LC Van Savage
New Years Past
Years ago I wrote a column on the following issue, but I think the statute of limitations have kicked in, so I can legally do it again.
As I write this, today is January 1, 2002, which, as you know, is the very first day of the New Year. Brand new. Unblemished. Nothing wrecking it so far. (But hey, itís early yet.)
Additionally, and perhaps of equal importance, itís my 64th birthday, and as many people will on their days of birth, líll spend some time today remembering past birthdays.
Because I was born on January 1st, there was always a party someplace to go to, and even though they werenít usually for me, I could pretend they were. I usually got sung to after everyone had finished the bellowing of Auld Lang Syne, and the midnight slobber/smooch/grope ritual. What fun!
Occasionally I will find a photo of one of those long past New Yearís Eves, (forgive me if this sounds a little smug. Truly I donít mean it to, but after all, Iím only speaking the truth,) and Iím always astounded at how little Iíve changed in five + decades. Itís just downright amazing! Of course I wear glasses now and didnít then, so perhaps my sight is not quite what it once was, but hey, after sixty-four years, eyeballs (and other things) can get a little worn down.
I also remember the gift-giving ritual back when I was a kid when relatives thought I wouldnít notice a certain Xmas AM routine theyíd always go through. People who are born close after Christmas, you see, frequently receive RRGs. (Stands for Rapidly Rewrapped Gifts.) Gifts would be opened, and if I were nearby, Iíd see the gift receiver look furtively over at me, quickly slam the lid and sneak away to perform a little covert RRG.
I will always remember the thrill of seeing, on the morning of my birthday, a large pile of gifts waiting for me on the breakfast table, although the breakfast table on New Yearís morning was usually peopled by greenish folk, a couple of them with their heads on their plates. They were not in the least cheerfully disposed to hearing my chirpy, loud and happy commentary as I thundered into the room, scraped my chair back, and crashed it into the table, jangling the silver and glasses, getting ready to tear into my loot.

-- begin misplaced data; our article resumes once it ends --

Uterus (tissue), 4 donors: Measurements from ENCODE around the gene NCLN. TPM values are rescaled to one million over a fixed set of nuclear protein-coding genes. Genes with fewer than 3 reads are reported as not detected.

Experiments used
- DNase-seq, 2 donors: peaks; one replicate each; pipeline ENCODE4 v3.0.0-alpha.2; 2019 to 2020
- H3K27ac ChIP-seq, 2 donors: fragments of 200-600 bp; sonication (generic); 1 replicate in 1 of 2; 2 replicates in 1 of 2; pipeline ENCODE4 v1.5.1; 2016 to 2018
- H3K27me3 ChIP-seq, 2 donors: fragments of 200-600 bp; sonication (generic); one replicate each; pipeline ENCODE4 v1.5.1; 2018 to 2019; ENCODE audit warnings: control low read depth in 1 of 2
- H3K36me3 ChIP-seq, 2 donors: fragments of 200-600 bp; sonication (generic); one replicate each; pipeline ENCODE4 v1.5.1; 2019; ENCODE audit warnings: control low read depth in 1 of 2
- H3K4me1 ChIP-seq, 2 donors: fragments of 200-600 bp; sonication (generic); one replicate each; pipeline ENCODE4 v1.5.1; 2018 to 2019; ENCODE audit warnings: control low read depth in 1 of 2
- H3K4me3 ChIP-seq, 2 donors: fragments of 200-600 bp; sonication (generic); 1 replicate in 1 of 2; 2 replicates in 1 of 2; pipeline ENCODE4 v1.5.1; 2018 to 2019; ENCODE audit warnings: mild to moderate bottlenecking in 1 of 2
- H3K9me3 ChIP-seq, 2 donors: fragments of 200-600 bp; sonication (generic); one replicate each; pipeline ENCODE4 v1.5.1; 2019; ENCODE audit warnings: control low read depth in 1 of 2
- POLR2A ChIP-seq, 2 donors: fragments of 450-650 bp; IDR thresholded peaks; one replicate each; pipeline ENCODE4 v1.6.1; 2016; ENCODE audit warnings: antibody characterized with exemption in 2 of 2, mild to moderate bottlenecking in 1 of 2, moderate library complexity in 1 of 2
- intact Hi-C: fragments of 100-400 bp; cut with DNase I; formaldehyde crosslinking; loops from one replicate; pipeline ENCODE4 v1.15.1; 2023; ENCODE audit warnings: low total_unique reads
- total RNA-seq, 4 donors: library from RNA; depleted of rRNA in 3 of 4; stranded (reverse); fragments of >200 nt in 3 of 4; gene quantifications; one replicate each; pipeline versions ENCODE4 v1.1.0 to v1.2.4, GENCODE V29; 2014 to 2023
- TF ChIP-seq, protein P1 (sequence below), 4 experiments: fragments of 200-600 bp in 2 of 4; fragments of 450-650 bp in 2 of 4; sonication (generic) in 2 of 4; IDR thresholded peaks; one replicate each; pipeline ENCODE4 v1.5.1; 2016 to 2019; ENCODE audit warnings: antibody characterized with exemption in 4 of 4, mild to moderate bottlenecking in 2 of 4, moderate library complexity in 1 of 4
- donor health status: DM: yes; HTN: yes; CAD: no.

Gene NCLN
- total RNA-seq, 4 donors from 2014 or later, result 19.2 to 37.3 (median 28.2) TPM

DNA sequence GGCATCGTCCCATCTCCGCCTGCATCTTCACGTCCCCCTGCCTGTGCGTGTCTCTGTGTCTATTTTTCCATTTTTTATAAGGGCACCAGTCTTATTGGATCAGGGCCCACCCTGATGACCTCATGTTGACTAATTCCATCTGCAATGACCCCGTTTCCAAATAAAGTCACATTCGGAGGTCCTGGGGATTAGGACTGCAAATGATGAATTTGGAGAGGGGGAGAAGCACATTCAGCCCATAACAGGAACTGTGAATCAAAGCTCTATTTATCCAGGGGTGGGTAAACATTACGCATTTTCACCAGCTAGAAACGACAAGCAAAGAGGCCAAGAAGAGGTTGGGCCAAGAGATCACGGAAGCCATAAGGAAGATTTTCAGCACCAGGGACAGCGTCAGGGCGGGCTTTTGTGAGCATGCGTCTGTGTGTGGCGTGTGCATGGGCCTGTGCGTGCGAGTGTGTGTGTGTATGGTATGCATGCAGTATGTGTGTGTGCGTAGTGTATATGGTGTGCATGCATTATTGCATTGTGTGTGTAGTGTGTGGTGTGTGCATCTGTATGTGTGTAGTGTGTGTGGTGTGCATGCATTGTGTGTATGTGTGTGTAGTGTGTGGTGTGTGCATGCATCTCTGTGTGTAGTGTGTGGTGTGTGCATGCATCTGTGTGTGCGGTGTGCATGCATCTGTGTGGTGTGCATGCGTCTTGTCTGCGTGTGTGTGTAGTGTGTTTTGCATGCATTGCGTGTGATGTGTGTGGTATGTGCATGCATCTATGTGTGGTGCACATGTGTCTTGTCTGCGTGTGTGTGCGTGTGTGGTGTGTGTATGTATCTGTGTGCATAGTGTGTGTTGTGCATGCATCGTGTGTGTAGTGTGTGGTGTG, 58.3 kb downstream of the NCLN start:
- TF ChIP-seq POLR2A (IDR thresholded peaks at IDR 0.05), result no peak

I got a lot of good stuff back then. Great toys, books, clothing and junk. I also got lots of soaps on ropes, once a spiffy new set of windshield wipers, ("Remember Elsie darling, safety first!!") a medium-sized crate of softening, fuzzing grapefruit, a box of green soaps with my great auntís initials on them, a few large, oversized lacy slips, (I was seven,) a railing thing to attach to the side of a bathtub for me to grab, so I could easily climb in and out ("Donít forget about safety, dear!") and my all-time favorite, an annual huge container of small football-shaped darkly colored gel bubble bath "beads," about the size of marshmallows. I wish they had been marshmallows. I can still see those dreadful things floating about in the bathtub, their skins remaining stuck in the drain like the hides of small, colorful, dead fish. Ugh. And the smell. I get a migraine remembering. Hideous. Cloying. Dreadful.
I was way too young back then to think about people in the world who donít get gifts ever, or who donít even have birthdays or any holidays at all, so I hope Iíll be forgiven my adolescent avarice. I know about these things now and so today am incredibly grateful for what I have. But for all that lofty discourse, youíll never, ever get me to be grateful for gross, gelatinous soap hanging from a cold, wet, slimy rope.